Federal Government’s mandatory drug trial targets society’s most vulnerable, say experts
Catholic health, welfare and justice advocates have slammed the Federal Government’s plan to trial on-the-spot drug testing of people on income support, warning that it is a dead end that will not help people heal substance abuse issues and secure employment.
They join a rising chorus of opposition to the plan including from leading medical and health experts such as the Australian Medical Association, the Royal Australasian College of Physicians, the Public Health Association of Australia, the Kirby Institute, the Royal Australian and New Zealand College of Psychiatrists.
The bill being considered by the Senate would allow a two-year trial testing about 5000 new recipients of Newstart and Youth Allowance in Canterbury-Bankstown, Logan in Queensland and Mandurah in Western Australia.
Anyone testing positive will have 80 per cent of their payments quarantined onto a cashless welfare card for two years and they will be re-tested after 25 days. People testing positive twice will be referred to treatment while those refusing a test face immediate withdrawal of income support.
Toby Hall, CEO of St Vincent’s Health Australia said there is no evidence to back up the trial and that it is “hard not to conclude” the government’s persistence in going forward was “about making a political point”.
“Our expertise and experience tells us that this isn’t the way to help people into treatment,” Mr Hall said. “By clinical definition, people with severe substance use disorders are unable to modify their behaviour, even in the face of known negative consequences.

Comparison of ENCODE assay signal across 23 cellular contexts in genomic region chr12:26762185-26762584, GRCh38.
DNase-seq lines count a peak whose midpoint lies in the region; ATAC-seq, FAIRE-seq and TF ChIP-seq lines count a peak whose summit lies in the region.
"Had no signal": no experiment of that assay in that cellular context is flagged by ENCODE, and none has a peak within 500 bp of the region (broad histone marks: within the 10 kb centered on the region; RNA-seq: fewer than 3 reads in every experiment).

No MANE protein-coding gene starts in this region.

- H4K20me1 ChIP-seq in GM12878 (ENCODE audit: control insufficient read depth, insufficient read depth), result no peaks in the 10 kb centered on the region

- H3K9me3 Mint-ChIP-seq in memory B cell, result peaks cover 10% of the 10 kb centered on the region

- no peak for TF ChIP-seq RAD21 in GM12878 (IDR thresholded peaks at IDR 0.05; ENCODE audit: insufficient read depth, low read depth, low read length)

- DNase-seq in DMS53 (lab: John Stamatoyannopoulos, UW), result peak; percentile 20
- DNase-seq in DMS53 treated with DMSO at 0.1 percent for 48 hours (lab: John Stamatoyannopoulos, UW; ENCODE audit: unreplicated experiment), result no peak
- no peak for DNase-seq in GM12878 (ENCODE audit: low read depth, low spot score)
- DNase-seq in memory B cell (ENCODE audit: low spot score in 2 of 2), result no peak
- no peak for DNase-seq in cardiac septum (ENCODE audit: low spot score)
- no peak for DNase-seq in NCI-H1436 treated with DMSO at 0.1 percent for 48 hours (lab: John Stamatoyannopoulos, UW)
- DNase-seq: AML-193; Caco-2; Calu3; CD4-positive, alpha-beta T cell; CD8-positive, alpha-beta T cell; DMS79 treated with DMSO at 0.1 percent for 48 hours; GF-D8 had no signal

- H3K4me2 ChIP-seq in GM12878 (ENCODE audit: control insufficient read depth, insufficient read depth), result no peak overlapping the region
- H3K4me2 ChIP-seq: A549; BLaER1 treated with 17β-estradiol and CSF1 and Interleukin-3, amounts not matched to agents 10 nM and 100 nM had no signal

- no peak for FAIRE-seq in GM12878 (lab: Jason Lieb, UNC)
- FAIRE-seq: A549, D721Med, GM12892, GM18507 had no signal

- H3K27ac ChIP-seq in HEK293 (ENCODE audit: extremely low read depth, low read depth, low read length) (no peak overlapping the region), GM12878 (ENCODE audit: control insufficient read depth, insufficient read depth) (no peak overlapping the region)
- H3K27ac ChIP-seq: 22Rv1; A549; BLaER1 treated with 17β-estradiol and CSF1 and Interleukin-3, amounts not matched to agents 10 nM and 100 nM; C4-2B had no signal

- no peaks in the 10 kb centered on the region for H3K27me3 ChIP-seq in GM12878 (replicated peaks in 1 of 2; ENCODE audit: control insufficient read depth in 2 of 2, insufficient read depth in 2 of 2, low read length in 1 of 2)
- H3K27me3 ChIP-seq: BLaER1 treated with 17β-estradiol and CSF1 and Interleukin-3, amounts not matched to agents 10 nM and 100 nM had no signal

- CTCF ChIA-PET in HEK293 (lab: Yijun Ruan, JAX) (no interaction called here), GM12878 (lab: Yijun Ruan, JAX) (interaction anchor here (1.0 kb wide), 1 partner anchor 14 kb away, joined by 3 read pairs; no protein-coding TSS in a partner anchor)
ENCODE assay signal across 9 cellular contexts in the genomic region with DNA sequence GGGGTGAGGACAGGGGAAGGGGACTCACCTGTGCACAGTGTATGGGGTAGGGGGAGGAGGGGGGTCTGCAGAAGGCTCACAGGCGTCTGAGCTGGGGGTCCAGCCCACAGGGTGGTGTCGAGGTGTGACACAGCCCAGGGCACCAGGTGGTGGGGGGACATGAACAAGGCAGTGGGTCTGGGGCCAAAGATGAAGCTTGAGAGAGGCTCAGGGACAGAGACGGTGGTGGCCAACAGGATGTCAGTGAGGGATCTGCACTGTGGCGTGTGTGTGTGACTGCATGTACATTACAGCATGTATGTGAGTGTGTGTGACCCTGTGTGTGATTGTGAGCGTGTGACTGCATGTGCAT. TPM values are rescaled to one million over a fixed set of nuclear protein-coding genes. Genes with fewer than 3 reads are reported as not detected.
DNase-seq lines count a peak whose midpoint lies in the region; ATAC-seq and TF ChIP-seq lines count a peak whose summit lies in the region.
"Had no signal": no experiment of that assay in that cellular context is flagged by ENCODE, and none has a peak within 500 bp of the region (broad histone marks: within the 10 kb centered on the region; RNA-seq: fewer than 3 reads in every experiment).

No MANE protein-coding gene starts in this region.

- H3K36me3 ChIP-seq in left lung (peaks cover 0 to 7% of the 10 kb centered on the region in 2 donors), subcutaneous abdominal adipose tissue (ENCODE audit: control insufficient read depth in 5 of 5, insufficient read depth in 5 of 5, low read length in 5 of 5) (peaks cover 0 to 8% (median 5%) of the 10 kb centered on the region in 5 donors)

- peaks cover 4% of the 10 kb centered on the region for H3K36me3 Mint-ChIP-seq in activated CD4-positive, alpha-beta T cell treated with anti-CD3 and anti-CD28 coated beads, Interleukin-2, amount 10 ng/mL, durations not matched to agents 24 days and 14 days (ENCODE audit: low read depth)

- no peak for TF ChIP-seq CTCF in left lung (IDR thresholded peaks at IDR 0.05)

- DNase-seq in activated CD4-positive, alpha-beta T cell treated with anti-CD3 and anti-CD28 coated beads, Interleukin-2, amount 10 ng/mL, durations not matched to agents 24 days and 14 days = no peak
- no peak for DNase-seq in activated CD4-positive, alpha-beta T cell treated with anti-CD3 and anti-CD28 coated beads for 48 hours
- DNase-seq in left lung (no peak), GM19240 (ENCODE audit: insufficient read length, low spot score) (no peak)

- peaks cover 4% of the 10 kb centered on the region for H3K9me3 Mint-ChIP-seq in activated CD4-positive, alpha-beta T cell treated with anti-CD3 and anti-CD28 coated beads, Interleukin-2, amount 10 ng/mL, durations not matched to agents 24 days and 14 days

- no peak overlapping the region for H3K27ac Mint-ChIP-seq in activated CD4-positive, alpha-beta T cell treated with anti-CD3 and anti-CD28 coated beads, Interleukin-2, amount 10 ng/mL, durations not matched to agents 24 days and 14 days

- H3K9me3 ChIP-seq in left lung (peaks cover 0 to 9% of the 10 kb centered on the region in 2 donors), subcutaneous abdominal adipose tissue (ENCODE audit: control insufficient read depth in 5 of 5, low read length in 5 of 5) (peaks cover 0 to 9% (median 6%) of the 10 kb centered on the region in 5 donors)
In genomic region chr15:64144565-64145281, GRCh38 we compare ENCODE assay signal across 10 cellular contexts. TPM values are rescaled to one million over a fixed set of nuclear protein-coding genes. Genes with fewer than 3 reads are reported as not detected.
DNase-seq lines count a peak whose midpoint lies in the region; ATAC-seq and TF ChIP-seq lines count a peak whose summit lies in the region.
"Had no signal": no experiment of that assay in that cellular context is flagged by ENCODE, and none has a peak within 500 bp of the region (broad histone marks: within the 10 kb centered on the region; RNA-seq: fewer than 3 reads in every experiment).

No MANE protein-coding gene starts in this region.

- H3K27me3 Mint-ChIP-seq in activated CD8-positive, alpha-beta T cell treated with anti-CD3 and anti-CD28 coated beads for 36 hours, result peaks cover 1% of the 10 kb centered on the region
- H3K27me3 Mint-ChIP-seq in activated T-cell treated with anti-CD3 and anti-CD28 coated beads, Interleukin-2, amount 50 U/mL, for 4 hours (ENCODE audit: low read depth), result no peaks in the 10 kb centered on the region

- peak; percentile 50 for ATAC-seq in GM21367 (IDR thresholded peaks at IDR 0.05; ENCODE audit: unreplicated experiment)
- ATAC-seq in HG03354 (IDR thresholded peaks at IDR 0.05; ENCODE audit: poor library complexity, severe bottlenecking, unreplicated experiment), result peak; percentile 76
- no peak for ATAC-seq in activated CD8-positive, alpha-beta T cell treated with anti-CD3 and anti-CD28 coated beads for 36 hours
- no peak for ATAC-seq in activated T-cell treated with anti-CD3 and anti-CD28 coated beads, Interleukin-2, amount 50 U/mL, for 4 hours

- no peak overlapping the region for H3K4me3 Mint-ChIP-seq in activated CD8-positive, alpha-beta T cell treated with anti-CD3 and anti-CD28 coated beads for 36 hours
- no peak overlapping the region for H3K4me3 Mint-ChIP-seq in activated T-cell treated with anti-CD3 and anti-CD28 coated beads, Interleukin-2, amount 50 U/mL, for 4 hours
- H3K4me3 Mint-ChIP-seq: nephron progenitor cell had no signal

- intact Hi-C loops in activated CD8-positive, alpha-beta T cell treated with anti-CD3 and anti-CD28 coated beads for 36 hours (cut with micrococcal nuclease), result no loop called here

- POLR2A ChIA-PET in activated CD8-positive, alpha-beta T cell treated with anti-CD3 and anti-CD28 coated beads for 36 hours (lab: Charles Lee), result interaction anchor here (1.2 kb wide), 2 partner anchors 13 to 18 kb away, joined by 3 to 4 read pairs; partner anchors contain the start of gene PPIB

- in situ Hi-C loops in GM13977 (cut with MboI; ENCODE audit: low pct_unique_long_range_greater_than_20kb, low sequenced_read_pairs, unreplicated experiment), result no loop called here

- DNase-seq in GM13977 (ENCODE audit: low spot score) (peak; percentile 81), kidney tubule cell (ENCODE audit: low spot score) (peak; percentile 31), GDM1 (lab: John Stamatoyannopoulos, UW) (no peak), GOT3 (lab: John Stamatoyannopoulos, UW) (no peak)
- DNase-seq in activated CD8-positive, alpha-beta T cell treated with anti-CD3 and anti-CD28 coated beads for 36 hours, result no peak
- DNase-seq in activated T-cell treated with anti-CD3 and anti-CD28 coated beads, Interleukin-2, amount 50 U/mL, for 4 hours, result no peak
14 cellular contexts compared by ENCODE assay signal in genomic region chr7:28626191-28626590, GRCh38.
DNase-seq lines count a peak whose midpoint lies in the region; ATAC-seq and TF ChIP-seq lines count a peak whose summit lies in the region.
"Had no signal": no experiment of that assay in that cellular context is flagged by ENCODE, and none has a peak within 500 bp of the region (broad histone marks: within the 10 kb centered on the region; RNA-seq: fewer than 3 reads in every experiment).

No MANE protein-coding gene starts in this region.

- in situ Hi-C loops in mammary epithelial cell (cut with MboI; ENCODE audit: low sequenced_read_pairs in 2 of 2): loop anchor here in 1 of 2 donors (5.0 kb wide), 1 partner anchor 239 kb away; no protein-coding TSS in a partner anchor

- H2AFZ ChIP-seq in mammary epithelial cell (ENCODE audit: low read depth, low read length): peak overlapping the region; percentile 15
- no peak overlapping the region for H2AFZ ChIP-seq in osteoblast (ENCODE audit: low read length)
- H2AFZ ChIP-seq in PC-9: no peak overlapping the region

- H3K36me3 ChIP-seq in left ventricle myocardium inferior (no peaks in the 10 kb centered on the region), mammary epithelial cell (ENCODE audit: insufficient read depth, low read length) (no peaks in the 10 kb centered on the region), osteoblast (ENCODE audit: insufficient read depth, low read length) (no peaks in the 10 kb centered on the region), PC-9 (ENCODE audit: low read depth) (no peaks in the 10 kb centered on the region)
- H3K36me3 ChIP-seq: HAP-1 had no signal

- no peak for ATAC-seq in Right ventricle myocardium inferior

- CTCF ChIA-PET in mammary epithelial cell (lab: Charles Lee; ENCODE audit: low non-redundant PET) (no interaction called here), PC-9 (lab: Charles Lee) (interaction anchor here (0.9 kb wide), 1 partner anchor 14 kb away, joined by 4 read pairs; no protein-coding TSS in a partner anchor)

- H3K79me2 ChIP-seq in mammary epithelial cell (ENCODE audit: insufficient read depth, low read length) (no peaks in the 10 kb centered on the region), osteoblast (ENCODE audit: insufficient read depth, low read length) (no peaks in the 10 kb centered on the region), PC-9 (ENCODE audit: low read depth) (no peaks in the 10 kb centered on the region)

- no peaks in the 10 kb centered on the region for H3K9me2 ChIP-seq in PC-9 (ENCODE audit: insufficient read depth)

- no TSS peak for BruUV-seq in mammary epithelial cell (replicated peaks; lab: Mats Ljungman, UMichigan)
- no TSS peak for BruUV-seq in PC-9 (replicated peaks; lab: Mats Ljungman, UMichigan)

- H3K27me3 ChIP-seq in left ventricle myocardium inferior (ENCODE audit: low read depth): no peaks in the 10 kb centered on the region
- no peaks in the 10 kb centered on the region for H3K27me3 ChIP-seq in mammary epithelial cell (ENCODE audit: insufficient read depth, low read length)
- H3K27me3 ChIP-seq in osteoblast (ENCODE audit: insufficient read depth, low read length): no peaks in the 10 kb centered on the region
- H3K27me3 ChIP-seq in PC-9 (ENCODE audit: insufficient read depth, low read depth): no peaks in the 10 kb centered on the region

“In fact, an increase in stigma and anxiety for people with substance use disorders will exacerbate addiction issues rather than address them.”
St Vincent de Paul Society said the proposed mandatory drug testing is “expensive, discriminatory and stigmatising and does not remove disadvantage.”
“It deflects attention from underlying structural factors that drive inequality and poverty, while scapegoating people who receive income support,” Vinnies said in a statement.
Moreover, it would be ineffective as around half of Newstart recipients are aged 45 and over, who according to the 2016 Australian Institute of Health and Welfare (AIHW) National Drug Strategy Household Survey, have some of the lowest rates of illicit drug use.
“If this trial goes ahead, most people tested will never have used hard drugs,” it said.
“We already know that many of the processes people need to go through to receive income support are unnecessarily onerous and deliberately difficult.
“This trial will add a new layer of stigma for people struggling to find employment.”
Father Peter Smith, Justice and Peace Promoter for the Archdiocese of Sydney said the concept of the government singling out those on welfare payments for testing for drug use is “once again targeting the most vulnerable in our society”.
“At a time when welfare payments, especially job search allowance, are woefully inadequate, drug testing is a punitive measure for those afflicted with addiction rather than support and amelioration,” he said.
“There is a large body of evidence that suggests it is, in fact, ineffective. Drug addiction is a major societal problem but it is not confined to welfare recipients by any means.”
The Government is yet to reveal the full cost of the trial or how the tests will be conducted, except that they take place in Centrelink offices. Mr Hall said that threatening people who have a substance abuse disorder with the prospect of being placed on income management will not change their behaviour.
“Up to 500,000 Australians are currently in desperate need of treatment, but can’t get the help they need – the services just aren’t there or the waiting lists are too long.
“We have been telling the Government repeatedly that if they were serious about helping people into treatment this should be where their efforts are directed, not pursuing this dead-end strategy.”